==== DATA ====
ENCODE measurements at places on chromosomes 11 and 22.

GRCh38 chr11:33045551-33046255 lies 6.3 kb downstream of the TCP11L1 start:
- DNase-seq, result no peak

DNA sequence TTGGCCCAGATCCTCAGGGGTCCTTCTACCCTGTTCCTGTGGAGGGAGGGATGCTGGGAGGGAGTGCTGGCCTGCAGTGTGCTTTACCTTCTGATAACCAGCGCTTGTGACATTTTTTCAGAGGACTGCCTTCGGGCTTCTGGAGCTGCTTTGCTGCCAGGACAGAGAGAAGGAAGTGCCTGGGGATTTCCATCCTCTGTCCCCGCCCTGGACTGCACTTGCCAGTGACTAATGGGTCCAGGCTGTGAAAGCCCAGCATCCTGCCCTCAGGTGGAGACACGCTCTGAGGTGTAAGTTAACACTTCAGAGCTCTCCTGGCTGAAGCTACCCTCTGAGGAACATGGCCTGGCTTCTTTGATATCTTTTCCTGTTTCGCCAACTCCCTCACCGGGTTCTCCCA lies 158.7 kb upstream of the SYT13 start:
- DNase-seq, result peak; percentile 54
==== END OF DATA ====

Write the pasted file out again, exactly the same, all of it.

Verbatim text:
ENCODE measurements at places on chromosomes 11 and 22.

GRCh38 chr11:33045551-33046255 lies 6.3 kb downstream of the TCP11L1 start:
- DNase-seq, result no peak

DNA sequence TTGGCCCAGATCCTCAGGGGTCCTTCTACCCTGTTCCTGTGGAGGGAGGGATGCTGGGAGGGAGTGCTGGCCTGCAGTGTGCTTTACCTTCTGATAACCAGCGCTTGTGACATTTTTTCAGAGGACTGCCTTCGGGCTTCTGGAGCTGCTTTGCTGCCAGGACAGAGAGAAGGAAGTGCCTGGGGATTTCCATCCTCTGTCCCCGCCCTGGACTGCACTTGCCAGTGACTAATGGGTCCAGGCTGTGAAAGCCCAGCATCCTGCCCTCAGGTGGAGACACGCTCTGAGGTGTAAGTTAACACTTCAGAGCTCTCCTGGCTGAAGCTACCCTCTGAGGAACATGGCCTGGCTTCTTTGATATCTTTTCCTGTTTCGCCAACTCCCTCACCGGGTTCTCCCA lies 158.7 kb upstream of the SYT13 start:
- DNase-seq, result peak; percentile 54